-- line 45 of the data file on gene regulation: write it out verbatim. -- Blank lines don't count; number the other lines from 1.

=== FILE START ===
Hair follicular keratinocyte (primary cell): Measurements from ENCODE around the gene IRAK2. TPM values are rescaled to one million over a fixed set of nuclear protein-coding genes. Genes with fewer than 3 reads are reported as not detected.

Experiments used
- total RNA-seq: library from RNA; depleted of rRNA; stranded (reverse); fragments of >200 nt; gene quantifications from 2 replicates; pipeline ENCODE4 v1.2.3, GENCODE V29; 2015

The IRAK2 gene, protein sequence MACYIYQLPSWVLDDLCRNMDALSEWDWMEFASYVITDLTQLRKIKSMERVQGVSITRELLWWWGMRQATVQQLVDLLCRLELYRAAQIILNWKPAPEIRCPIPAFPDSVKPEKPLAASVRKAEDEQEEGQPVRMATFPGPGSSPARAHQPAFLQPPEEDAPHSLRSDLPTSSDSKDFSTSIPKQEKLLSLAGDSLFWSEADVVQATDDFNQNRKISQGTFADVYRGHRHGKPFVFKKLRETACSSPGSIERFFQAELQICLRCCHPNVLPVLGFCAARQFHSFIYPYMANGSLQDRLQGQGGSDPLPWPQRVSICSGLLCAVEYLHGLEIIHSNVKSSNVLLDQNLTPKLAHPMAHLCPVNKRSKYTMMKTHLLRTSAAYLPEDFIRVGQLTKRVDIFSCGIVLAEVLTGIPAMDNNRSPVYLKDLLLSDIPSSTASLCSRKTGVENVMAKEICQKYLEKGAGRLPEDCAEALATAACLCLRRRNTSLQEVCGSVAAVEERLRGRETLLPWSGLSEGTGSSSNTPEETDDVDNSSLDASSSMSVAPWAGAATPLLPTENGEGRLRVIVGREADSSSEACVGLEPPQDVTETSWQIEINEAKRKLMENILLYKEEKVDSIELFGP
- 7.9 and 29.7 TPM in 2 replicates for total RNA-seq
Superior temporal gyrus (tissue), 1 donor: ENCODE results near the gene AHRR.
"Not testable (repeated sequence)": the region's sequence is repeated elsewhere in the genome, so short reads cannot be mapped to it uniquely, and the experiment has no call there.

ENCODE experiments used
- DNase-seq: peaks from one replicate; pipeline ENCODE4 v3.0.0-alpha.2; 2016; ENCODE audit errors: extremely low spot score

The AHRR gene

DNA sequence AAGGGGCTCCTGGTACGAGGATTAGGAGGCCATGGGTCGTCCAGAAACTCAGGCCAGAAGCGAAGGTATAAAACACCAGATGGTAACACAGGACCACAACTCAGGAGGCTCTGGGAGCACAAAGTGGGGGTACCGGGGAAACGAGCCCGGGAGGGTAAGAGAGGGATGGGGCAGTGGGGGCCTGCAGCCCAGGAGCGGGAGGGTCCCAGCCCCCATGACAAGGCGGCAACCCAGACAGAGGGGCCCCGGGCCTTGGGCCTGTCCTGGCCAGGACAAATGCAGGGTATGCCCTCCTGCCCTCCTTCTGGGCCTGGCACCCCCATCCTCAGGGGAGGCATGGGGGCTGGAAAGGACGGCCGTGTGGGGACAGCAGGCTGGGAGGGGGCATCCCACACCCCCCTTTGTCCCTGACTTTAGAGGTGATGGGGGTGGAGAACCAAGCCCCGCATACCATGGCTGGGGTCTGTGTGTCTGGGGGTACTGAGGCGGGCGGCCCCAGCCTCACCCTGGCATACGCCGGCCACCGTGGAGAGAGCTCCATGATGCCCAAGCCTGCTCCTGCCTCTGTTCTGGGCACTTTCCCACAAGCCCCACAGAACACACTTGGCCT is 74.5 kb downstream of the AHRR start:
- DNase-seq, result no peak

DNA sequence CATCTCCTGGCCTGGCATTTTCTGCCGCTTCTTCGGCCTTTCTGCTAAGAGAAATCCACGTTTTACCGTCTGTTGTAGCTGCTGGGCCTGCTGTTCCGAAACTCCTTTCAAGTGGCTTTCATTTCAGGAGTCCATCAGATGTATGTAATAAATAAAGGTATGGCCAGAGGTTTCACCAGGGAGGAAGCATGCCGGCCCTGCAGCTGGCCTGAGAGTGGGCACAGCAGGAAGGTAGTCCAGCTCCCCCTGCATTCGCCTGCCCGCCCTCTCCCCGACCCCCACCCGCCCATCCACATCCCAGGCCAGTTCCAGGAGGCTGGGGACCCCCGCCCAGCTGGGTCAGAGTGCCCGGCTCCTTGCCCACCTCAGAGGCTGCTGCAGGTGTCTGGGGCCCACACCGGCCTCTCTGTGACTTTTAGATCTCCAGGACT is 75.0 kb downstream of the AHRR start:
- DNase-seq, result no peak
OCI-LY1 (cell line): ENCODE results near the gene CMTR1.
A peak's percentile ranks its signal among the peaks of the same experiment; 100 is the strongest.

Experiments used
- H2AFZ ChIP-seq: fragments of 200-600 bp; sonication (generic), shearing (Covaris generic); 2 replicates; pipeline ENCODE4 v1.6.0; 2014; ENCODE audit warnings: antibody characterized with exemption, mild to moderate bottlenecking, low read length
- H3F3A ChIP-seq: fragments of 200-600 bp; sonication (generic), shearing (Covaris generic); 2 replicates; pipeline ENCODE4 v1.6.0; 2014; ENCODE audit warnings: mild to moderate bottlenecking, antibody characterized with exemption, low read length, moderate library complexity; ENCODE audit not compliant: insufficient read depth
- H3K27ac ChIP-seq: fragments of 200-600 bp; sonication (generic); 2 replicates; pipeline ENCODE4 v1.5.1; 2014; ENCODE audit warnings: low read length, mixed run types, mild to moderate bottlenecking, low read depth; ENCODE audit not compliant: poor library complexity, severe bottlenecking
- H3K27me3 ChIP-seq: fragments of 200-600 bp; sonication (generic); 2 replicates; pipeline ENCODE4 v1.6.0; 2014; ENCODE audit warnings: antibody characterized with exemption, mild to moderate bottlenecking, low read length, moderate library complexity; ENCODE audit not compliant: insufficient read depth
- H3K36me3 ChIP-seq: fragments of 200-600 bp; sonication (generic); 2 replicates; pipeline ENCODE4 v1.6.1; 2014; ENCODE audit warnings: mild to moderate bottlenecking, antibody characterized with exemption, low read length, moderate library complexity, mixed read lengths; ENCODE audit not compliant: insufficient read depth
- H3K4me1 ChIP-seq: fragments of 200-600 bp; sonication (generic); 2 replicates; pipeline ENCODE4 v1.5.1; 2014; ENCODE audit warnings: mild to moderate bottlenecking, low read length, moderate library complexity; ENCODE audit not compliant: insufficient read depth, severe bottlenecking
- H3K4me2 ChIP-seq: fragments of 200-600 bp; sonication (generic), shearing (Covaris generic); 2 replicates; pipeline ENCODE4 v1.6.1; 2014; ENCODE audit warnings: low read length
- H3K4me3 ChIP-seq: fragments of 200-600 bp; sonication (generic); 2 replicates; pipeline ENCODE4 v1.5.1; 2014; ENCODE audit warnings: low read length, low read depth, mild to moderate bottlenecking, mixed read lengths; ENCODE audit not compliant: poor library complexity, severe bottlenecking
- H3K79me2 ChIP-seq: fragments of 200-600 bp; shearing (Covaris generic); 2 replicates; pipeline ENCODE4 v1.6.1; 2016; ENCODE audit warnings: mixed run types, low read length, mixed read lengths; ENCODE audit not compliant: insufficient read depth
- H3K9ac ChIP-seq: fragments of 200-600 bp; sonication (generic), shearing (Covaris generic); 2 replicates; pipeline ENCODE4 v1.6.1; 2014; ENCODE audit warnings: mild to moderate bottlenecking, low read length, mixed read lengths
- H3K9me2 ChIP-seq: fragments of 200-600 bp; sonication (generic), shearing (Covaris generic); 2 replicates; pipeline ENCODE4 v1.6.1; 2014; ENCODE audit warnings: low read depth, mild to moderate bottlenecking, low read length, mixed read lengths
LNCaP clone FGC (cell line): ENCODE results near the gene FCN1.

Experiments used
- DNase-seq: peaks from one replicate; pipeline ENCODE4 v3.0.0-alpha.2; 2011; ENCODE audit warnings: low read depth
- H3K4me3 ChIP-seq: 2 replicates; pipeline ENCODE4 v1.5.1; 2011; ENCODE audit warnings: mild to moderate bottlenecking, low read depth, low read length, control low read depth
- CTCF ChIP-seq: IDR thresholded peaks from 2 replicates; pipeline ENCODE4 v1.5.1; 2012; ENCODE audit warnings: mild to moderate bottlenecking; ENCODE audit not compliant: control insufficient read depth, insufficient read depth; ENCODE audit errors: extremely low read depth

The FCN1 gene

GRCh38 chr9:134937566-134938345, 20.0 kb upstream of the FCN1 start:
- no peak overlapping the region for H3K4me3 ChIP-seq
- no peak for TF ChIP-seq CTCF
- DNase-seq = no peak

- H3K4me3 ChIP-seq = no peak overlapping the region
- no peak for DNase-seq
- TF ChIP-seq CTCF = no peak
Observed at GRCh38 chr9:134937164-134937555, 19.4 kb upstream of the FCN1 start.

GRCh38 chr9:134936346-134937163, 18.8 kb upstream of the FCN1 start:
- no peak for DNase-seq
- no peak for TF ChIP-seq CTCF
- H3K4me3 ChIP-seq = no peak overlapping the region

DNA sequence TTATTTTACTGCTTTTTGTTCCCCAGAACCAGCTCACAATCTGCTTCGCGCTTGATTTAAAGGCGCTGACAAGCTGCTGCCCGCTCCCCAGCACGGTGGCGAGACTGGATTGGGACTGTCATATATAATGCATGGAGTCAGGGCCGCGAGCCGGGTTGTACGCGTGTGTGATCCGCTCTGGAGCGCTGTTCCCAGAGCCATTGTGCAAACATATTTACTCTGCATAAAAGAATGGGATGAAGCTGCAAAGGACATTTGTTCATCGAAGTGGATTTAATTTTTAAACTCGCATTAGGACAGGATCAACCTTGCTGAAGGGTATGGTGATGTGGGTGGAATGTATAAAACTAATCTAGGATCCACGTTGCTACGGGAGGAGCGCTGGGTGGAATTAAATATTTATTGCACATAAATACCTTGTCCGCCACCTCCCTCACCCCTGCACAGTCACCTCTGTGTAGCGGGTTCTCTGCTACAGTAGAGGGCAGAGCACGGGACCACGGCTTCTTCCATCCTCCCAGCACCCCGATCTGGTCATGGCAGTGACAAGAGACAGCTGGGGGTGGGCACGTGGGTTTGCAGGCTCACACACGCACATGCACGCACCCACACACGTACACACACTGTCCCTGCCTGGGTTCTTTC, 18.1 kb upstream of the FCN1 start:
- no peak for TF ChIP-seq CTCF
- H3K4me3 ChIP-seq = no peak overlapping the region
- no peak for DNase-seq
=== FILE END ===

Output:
- no peak for TF ChIP-seq CTCF